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Lonely, excrutiating death breaks our hearts

September 22, 2017
Editorial , Lake Placid News

People up here in the Adirondacks never got the chance to know Alex Stevens, and that's part of the reason we are saddened by his recent death in the High Peaks Wilderness.

In a way, the way we feel about this 28-year-old from Hopewell, New Jersey, is similar to how we felt about Australian Army Capt. Paul McKay, who came to Saranac Lake without telling anyone and froze to death - intentionally, according to authorities - atop Scarface Mountain on New Year's Eve as 2013 turned into 2014. McKay was an Afghanistan war veteran who experienced some terrible things and apparently suffered from post-traumatic stress. By the time he got here he was apparently suicidal, but we believe that if he had really talked to someone in Saranac Lake, he would have been talked out of it. There are veterans' services here that aid soldiers like McKay.

Likewise with Stevens - we are confident that if he had talked with just about anyone in Newcomb or whatever Adirondack town he stopped in before setting out, that person would have cautioned him about his plan for a three-day solo camping trip at Wallface and urged him to bring more and better equipment. He would have gotten help if he had asked for it.

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Alex Stevens is seen in a photo he posted on his Facebook page in 2016.

But these men, unfortunately, were not inclined to ask for help. McKay, based on extensive research by journalist Kathryn Joyce, had internalized a huge amount of guilt and become withdrawn. Stevens we know less about, but his puzzling, sometimes disturbing Facebook posts, which none of his 500-plus Facebook friends liked or commented on, reflect someone who has receded so deeply into his own mind that it's impossible to understand what he means.

It wasn't very long ago that if one wanted to come to the Adirondacks to hike or paddle in an Adirondack place one had never been, one had to either read about it in a guidebook - the like of which was hard to find far outside the Adirondack Blue Line - to go with someone who knew where they were going, or to come up here and ask people where to go.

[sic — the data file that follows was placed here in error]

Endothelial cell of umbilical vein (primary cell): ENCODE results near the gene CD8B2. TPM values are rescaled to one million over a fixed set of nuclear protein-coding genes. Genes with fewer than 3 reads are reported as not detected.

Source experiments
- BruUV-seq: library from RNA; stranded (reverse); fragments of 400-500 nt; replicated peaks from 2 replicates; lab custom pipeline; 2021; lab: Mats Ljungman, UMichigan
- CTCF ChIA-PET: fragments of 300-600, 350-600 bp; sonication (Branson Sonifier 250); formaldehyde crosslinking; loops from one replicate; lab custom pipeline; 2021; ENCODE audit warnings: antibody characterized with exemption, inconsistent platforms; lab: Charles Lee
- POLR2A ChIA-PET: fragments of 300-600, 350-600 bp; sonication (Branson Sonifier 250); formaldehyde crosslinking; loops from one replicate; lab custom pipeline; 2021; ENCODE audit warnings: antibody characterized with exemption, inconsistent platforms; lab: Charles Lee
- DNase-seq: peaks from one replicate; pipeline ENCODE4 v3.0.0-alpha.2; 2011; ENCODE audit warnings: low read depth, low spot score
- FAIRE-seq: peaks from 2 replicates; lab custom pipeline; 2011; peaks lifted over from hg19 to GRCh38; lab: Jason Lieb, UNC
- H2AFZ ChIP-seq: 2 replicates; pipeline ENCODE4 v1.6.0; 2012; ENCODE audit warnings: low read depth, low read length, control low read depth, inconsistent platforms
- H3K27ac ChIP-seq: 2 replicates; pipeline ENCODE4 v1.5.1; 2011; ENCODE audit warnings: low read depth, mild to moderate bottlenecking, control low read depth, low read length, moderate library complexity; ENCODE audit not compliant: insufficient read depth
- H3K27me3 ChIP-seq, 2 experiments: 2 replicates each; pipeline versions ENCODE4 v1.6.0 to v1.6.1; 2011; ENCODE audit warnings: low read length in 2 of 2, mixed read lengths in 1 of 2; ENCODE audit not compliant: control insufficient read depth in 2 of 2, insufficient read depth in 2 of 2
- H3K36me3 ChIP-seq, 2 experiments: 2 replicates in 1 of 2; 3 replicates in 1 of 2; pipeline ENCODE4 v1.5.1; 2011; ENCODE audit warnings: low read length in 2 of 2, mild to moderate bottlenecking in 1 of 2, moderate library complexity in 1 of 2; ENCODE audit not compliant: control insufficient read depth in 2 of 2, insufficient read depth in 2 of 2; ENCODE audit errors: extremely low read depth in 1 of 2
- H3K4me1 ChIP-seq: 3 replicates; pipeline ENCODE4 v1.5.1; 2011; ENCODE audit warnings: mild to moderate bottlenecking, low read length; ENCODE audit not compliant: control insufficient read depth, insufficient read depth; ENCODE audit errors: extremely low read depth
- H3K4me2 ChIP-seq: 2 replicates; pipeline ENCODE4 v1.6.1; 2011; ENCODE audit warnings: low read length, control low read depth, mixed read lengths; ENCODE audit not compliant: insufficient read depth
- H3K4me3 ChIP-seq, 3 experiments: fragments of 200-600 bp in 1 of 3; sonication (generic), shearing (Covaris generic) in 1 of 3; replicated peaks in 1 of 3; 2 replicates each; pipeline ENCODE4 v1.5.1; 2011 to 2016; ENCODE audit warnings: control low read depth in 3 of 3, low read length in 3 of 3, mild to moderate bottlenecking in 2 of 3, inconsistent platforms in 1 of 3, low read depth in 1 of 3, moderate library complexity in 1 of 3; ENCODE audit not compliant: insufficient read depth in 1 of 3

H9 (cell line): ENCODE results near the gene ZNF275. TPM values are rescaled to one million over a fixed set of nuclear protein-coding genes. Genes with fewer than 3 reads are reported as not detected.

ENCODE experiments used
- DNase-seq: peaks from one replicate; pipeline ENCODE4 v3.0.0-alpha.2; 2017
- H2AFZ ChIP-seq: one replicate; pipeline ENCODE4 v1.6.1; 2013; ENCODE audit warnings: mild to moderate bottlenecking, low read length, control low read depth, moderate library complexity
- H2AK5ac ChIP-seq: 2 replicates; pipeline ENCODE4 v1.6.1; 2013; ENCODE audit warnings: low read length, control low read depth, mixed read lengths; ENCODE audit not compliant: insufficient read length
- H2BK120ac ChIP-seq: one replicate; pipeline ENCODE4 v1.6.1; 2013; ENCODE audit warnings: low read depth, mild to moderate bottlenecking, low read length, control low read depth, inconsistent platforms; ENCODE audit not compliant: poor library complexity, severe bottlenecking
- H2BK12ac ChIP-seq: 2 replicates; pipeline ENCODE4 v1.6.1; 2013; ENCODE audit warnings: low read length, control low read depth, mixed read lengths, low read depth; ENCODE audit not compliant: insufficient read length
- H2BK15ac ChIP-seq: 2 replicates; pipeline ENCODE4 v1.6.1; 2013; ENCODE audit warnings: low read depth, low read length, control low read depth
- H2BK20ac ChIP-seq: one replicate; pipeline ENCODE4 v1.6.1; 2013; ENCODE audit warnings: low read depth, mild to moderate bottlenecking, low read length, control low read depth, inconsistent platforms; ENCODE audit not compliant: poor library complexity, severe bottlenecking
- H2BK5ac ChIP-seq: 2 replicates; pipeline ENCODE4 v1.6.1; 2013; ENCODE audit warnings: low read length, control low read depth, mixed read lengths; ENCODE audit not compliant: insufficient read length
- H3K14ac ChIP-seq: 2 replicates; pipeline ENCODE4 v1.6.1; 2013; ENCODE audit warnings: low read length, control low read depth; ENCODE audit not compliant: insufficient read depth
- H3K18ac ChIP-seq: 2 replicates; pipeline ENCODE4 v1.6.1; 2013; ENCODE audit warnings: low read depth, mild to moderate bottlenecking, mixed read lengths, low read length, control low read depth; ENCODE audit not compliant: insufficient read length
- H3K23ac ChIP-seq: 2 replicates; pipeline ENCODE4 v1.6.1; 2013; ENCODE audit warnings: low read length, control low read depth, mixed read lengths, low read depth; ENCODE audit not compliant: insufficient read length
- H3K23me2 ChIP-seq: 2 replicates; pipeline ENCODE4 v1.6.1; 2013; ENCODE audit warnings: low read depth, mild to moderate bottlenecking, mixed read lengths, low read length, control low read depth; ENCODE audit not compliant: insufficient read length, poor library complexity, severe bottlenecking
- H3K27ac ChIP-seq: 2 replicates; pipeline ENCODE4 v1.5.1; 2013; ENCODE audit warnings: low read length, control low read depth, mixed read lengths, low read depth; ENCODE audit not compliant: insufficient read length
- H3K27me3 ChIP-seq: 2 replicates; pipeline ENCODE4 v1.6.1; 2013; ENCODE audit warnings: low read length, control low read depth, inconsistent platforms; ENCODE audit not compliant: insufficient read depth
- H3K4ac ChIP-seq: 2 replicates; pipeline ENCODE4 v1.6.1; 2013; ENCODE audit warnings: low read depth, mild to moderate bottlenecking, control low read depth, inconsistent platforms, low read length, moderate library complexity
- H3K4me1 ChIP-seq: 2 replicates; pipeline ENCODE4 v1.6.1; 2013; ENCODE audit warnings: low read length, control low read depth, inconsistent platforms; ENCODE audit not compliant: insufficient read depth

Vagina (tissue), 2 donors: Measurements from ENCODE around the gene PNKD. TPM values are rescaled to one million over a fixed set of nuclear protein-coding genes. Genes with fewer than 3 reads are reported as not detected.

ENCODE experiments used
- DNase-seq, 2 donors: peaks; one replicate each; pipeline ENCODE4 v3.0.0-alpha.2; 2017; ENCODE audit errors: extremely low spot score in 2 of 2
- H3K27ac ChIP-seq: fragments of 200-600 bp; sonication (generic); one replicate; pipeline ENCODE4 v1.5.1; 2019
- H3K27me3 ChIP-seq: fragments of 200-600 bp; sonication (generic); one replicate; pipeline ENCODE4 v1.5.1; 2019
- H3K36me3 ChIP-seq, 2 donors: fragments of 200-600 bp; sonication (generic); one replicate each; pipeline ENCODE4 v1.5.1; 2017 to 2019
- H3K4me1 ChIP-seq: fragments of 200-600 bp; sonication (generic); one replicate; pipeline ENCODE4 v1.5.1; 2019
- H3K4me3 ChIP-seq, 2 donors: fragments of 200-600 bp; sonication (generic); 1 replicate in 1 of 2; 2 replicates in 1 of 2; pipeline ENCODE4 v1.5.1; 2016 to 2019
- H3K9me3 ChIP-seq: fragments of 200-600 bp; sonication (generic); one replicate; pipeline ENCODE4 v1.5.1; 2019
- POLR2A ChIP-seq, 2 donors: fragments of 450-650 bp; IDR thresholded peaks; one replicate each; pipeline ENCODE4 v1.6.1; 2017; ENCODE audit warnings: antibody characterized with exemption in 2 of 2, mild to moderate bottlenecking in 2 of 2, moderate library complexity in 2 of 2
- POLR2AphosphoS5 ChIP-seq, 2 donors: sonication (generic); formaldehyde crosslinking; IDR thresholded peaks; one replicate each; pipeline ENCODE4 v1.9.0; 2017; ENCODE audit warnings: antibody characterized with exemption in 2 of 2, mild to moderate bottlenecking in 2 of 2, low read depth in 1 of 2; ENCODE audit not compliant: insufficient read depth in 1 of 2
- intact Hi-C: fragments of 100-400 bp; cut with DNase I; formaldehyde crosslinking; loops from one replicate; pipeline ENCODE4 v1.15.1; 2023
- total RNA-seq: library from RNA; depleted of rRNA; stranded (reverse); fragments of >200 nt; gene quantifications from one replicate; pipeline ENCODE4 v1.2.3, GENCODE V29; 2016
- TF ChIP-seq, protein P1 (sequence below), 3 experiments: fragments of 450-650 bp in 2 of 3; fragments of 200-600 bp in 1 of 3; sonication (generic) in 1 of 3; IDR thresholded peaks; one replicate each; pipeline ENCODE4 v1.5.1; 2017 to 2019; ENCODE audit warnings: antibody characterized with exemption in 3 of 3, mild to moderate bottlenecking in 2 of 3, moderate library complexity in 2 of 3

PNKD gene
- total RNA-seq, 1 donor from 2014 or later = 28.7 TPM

The guidebooks, mostly published by the Adirondack Mountain Club, were written by serious experts who knew how to warn novices against doing anything too foolish. Sure, the would-be adventurer might skip or ignore the warnings, but at least they had been warned.

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And the other two options ensured some level of human contact. Sure, the so-called "experienced" trip leader may not be ready for prime time, nor may the locals who point the eager visitor this way or that. The "good old days" weren't great, but at least they weren't so lonely.

Now many novices do all their pre-trip research on their computers or phones, and never feel the need to speak to another living soul. One of the greatest dangers, as we see it, is to assume that everything a hiker needs to know is available somewhere online. Much valuable human knowledge remains offline, yet it's widely available if you ask around.

Essex County Coroner Frank Whitelaw said Stevens possessed no means of making a fire and had run out of food. His clothes got soaked, and he had no way to dry them. And he brought the wrong clothes to begin with. When he was last seen near Wallface Saturday, Sept. 2, witnesses said he was wearing sandals, shorts and a T-shirt.

He ended up living two weeks in the woods, starving, freezing and likely delirious, before he succumbed to pneumonia. It must have been excruciating, physically and mentally, as well as lonely. Our hearts break for him.

There's much that's wonderful about the digital information that's now available on the Adirondacks, but it has by now been proven that people's reliance on unreliable and/or inadequate internet research - and, worse, social media - has led to a surge in under-prepared hikers in the Adirondacks, especially on the Labor Day and Columbus Day long weekends. Forest rangers last year averaged one search-and-rescue per day statewide, which takes them away from the important backcountry patrolling they used to conduct.

As we've said before, the state needs to hire more rangers, but that's not all. It also needs to do much better at putting out public safety information instead of just tourist promos. Visiting hikers should be urged to prepare properly, question their internet-based assumptions and ask local people before they take on risky adventures. People here want to help.

Maybe Stevens wouldn't have taken the advice of rangers or local people, but we can't help but think that almost any local person would have loved to have the chance to help him avoid a fatal mistake.



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